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China, Food, Mythologies

“Welcome to Chinese Walmart”: Emailing Oriental Curiosities

“This is Chinese Walmart”

Over the past few years a number of friends, colleagues and acquaintances have forwarded an interesting email to me. The email, usually titled “Welcome to Chinese Walmart” features a series of images taken at Walmart stores in China. Judging from the number of times the email is indented—indicating that it has been quoted and forwarded–each of the emails circulated many dozens of times. Folks send it to me with good intentions because they know that I have spent some time studying Walmart in China. (The full version of the most recent version of this email is pasted at the end of this post.)

The first time I received the email message, I briefly scanned its contents and noted that most of the images seemed well within the limits of the kinds of things I have seen for sale in Chinese Walmart stores. I then thanked the sender, moved the email to my mail folder marked “Walmart China” and forgot about it. Whenever I have subsequently received a copy of the message I simply send a thank you and delete it—after all, I already have one saved original.

After quite a few months of silence, earlier this month I received another copy of the “Welcome to Chinese Walmart” email from someone that had already sent it to me over a year ago. Apparently the message is making another round. Perhaps it was because it arrived on a Monday morning and I needed a distraction, I didn’t simply delete it—but briefly considered its surprising return.

What is it about this message that is so fascinating that continues to circulate so widely?

“I am not an American Walmart.”

Clearly on the most superficial level, the email is predicated on sharing the sensational images of an “exotic orient” where Chinese consume unusual foods with unusual names in unusual ways—a fact anticipated by the title written in broken English—”Welcome to Chinese Walmart.” In this sense, the email is the latest in a long line of examples of curiosities intended to titillate and entertain—with a lineage, no doubt, that stretches back to the exhibitions of the colonial era of the 19th century.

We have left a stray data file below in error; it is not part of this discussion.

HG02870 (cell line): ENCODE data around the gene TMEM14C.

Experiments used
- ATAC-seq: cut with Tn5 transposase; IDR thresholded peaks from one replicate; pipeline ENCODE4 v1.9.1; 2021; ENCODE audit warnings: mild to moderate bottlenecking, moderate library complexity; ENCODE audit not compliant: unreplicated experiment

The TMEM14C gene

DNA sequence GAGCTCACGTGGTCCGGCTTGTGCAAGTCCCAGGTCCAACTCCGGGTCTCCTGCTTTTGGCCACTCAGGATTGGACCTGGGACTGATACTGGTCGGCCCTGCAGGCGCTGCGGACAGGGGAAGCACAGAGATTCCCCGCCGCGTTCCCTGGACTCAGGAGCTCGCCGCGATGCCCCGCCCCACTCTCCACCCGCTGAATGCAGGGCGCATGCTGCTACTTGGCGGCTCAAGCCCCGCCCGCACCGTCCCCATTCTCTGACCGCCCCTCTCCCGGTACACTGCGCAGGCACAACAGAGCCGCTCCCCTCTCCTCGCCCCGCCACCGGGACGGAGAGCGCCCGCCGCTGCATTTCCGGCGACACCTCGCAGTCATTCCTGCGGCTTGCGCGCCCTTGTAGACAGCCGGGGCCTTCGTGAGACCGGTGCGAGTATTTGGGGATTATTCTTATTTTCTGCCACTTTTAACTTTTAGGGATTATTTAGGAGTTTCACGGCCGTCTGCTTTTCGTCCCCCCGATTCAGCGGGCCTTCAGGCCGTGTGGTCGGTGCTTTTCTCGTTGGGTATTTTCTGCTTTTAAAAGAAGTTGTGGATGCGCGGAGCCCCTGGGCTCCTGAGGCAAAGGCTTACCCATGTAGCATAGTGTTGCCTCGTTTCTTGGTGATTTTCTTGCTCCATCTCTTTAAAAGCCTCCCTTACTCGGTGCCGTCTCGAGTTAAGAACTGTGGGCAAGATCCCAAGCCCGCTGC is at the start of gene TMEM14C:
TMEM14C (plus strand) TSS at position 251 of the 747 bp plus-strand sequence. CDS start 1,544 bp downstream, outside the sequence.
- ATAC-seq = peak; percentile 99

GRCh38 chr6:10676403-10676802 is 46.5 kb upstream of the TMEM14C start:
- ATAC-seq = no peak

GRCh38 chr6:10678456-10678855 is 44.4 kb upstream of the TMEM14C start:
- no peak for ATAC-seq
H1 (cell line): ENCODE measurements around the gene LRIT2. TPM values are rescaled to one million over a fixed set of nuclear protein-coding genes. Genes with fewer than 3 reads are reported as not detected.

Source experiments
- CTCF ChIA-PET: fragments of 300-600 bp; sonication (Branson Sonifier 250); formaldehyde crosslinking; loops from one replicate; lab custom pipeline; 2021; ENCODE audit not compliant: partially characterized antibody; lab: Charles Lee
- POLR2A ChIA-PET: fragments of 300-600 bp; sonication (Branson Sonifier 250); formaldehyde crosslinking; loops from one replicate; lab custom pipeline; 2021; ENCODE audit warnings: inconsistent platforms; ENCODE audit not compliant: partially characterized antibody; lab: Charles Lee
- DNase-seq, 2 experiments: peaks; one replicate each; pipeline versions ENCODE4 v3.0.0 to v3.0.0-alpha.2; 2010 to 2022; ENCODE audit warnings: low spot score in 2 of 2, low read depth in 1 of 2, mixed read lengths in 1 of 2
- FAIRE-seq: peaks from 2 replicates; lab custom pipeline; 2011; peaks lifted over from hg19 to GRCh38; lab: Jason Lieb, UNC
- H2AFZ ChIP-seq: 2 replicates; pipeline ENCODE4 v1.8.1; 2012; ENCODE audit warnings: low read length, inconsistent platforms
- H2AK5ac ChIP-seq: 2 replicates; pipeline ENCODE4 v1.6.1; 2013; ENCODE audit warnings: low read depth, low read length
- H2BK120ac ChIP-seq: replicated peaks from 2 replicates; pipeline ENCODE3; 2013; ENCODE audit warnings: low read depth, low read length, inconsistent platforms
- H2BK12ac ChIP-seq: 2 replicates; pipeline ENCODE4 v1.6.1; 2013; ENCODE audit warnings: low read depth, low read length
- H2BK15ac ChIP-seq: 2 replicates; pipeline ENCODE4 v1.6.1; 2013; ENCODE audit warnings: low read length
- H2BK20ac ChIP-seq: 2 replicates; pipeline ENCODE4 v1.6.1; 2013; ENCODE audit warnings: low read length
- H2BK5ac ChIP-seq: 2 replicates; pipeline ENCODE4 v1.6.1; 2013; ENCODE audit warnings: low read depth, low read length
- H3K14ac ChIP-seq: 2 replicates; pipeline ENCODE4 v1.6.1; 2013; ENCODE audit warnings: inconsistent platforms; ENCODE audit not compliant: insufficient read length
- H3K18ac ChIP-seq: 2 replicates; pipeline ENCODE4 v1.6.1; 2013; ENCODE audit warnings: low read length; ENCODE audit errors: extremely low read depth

A brief web search found that the contents of this email are posted on a number of sites. Buzzfeed, for example, posts the list of 16 Items They Only Sell At Chinese Walmarts. There is also a discussion of it at Snopes. Many of the comments express open surprise that such kinds of things are for sale—with implied or overt Orientalist commentaries. A number of other comments point out that many Asian markets in the US sell many similar things. Certainly at play are assumptions about what constitutes “normal” food, cleanliness and sanitation.

“disgusting! all the meat looks terrible and there {sic} all touching it! also frogs and turtles! 😮 this is disgraceful.”

“The majority of those items you can buy in a fully-stocked 99 Ranch Market, which are American stores.”

It seems to me, however, that there is something else about the the email. The interest in its contents isn’t just the exotic foods and objects, but the fact that they are from a Walmart. The store that markets itself as the most American of stores—or in the age of cheap Chinese sourcing as providing cheap prices so American consumers can “Save money. Live better.”—becomes something barely recognizable. It is an expression of alienation at the way something local has been transformed into something different—not entirely different, but hybridized in an unfamiliar sociocultural context.